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In lakes and ponds you leave your numerous fry:

So Nature taught, and yet you know not whyYou wat’ry folk that know not your felicity!"

Look how the wantons frisk to taste the air,

Then to the colder bottom straight they dive,
Eftsoons to Neptune's glassy hall repair

To see what trade the great ones there do drive,
Who forage o'er the spacious sea-green field,

And take their trembling prey before it yield,
Whose armour is their scales, their spreading fins their

shield.

While musing thus with contemplation fed,

And thousand fancies buzzing in my brain,
The sweet-tongued Philomel perched o'er my head,

And chanted forth a most melodious strain,
Which rapt me so with wonder and delight,

I judged my hearing better than my sight, And wished me wings with her a while to take my flight. “O merry bird,” said I,

o that fears no snares ; That neither toils nor hoards up in thy barn; Feels no sad thoughts, nor 'cruciating cares

To gain more good, or shun what might thee harm : Thy clothes ne'er wear, thy meat is everywhere,

Thy bed a bough, thy drink the water clear, Reminds not what is past, nor what's to come dost fear.

“The dawning morn with songs thou dost prevent

Sets hundred notes unto thy feathered crew;
So each one tunes his pretty instrument,

And warbling out the old, begins anew,

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And thus they pass their youth in summer season,

Then follow thee into a better region,
Where winter's never felt by that sweet airy legion.”

Man's at the best a creature frail and vain,

In knowledge ignorant, in strength but weak; Subject to sorrows, losses, sickness, pain,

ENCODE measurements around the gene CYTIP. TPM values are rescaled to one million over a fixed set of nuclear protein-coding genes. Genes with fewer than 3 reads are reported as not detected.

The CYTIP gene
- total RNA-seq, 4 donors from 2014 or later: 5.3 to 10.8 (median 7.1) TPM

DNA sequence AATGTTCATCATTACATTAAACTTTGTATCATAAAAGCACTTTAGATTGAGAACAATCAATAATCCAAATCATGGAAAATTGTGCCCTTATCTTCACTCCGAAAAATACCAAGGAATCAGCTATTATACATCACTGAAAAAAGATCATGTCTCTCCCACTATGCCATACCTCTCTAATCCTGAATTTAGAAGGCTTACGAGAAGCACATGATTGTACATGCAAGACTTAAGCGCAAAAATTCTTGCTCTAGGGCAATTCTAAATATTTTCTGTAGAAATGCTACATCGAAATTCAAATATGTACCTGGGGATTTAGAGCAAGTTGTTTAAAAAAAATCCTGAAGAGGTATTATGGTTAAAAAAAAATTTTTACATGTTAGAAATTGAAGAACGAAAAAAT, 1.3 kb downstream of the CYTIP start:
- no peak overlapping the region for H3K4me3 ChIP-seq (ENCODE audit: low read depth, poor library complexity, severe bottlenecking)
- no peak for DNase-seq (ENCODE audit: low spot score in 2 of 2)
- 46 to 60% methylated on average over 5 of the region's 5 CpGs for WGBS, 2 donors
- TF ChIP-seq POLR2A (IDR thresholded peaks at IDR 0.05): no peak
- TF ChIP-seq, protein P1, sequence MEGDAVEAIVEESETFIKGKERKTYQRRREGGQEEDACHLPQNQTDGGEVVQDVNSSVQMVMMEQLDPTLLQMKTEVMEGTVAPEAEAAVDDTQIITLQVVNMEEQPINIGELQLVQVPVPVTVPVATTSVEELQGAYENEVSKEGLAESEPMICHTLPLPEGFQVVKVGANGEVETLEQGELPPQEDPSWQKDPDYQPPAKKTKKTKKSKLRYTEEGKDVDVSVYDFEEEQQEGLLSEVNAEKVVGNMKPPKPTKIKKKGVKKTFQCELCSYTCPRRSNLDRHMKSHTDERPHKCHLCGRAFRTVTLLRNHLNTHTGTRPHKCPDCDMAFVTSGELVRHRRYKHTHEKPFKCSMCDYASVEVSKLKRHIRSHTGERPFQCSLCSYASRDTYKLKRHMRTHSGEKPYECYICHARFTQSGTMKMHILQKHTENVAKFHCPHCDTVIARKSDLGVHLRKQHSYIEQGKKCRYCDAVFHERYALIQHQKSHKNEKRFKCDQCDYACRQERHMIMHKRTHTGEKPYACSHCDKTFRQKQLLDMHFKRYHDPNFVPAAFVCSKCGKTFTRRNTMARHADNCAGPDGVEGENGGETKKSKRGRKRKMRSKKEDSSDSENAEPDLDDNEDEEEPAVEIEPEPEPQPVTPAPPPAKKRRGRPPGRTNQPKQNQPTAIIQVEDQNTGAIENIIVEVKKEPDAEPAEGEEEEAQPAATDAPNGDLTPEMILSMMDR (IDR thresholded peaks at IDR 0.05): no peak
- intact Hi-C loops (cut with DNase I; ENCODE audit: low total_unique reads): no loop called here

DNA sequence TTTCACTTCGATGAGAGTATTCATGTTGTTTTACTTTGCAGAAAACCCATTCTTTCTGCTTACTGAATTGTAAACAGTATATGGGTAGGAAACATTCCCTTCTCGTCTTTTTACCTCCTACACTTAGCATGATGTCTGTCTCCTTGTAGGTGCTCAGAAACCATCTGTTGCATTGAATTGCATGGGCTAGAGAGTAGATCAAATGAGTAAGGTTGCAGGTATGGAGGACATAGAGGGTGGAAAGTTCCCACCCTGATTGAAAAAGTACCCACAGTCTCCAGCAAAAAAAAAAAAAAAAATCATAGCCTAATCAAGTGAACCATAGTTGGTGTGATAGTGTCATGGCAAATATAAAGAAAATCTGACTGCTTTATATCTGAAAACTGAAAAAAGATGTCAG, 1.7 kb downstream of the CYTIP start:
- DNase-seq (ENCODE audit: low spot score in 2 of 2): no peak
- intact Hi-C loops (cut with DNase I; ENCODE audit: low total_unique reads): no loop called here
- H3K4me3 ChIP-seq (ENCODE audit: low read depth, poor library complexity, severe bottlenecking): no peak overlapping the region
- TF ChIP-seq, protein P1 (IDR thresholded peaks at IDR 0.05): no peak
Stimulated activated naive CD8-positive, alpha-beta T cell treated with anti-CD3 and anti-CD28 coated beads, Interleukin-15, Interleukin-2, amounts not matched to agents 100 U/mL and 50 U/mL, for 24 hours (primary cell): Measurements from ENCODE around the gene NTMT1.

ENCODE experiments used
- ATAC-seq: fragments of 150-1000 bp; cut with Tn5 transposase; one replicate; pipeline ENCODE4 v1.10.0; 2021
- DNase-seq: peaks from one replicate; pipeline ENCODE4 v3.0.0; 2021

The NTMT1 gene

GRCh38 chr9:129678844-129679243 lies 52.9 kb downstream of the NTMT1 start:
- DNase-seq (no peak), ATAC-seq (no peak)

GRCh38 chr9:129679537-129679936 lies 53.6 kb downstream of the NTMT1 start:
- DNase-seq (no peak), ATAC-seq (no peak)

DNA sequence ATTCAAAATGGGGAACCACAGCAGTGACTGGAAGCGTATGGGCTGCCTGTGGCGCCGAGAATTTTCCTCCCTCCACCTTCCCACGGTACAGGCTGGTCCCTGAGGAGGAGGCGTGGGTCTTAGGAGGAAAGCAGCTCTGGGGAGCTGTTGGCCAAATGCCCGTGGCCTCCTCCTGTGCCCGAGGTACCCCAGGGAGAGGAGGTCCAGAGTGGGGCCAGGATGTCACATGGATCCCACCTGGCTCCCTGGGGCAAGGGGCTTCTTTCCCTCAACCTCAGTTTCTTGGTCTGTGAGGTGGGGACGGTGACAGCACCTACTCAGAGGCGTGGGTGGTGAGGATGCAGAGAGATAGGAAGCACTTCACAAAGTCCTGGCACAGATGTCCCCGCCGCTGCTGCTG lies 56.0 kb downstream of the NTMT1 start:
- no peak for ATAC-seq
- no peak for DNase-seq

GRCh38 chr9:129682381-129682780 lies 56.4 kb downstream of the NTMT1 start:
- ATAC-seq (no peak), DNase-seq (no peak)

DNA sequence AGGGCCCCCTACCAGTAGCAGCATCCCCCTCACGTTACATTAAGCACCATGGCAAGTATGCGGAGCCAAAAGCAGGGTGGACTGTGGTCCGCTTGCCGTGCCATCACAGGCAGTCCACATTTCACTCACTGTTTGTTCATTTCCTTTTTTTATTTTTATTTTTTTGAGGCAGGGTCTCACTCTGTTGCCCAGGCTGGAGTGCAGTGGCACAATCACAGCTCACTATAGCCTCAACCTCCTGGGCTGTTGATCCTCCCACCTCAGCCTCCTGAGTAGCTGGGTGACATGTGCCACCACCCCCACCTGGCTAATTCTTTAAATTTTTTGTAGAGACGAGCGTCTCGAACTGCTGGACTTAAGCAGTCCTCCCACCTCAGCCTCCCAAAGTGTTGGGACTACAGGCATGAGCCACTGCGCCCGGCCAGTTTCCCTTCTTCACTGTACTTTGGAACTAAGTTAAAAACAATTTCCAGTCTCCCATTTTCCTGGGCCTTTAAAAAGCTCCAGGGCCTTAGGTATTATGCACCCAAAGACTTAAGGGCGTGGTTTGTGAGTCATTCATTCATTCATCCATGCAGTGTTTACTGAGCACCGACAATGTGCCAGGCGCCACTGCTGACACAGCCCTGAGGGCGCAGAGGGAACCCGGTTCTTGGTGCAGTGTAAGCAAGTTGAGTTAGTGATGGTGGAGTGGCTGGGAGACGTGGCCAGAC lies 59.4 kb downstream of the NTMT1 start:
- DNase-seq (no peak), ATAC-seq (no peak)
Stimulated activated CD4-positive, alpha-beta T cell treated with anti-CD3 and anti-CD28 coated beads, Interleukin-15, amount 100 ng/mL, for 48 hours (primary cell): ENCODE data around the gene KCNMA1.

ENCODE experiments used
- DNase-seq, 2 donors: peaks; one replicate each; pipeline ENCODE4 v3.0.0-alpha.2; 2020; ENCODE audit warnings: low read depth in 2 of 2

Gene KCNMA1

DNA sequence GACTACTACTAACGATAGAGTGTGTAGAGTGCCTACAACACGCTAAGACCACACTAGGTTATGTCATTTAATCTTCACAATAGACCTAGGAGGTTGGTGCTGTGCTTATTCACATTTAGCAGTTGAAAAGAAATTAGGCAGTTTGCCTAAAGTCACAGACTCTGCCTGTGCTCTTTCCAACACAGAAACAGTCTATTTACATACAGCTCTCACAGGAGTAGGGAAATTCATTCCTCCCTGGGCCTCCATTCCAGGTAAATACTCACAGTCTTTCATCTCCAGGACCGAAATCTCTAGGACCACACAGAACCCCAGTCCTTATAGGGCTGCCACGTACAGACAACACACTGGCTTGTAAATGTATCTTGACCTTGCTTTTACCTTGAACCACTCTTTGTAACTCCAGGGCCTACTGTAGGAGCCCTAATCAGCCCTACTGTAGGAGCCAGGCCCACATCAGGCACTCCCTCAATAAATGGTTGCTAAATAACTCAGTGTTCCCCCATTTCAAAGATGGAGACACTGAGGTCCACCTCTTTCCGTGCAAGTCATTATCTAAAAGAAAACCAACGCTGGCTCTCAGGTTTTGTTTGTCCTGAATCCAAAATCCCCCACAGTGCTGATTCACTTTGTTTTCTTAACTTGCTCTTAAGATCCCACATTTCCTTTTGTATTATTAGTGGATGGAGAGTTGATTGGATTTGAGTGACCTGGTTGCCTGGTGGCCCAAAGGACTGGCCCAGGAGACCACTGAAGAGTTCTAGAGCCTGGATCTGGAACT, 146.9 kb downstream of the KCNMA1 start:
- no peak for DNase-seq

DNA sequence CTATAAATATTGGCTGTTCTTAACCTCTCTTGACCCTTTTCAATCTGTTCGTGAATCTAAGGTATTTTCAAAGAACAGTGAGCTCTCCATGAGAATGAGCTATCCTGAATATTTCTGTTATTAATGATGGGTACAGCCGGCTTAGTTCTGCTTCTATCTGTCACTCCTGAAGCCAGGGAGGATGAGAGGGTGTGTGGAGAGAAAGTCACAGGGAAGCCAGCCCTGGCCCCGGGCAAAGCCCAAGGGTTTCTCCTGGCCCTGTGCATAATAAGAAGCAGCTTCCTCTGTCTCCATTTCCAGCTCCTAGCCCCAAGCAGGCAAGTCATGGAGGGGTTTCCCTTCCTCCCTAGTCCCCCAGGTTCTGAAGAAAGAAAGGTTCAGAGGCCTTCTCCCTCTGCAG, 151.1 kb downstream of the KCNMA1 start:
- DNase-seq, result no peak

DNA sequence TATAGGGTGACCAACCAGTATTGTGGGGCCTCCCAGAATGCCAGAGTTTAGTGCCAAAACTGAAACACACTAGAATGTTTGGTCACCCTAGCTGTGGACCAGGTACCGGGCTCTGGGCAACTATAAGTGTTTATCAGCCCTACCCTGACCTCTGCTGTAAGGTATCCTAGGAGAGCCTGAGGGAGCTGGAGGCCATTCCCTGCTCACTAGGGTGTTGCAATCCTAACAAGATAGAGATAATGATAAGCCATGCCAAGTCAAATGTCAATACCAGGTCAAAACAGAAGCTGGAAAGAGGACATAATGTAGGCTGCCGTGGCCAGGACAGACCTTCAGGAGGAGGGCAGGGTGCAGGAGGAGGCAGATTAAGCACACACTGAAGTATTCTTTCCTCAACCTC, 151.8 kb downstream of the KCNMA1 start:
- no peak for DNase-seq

Each storm his state, his mind, his body break: From some of these he never finds cessation,

But day or night, within, without, vexation, Troubles from foes, from friends, from dearest, near'st

relations.

And

yet this sinful creature, frail and vain, This lump of wretchedness, of sin and sorrow, This weather-beaten vessel racked with pain,

Joys not in hope of an eternal morrow;
Nor all his losses, crosses, and vexation,

In weight, in frequency, and long duration,
Can make him deeply groan for that divine translation.

The mariner that on smooth waves doth glide,

Sings merrily, and steers his bark with ease, As if he had command of wind and tide,

And were become great master of the seas; But suddenly a storm spoils all the sport,

And makes him long for a more quiet port, Which 'gainst all adverse winds may serve for fort.

So he that saileth in this world of pleasure,

Feeding on sweets, that never bit of the sour, That's full of friends, of honour, and of treasure

Fond fool! he takes this earth e'en for heaven's bower. Bat sad affliction comes, and makes him see

Here's neither honour, wealth, nor safety: Only above is found all with security.

O Time, the fatal wrack of mortal things,
That draws Oblivion's curtains over kings-
Their sumptuous monuments men know them not,
Their names without a record are forgot,
Their their

ports,
their
pomps,

all laid i' the dust-
Nor wit, nor gold, nor buildings, 'scape Time's rust;
But he whose name is graved in the white stone,
Shall last and shine when all of these are gone !

parts,

Benjamin Thomson.

NEW ENGLAND'S CRISIS.

of rent,

(1675.) THE "HE times wherein old Pompion was a saint,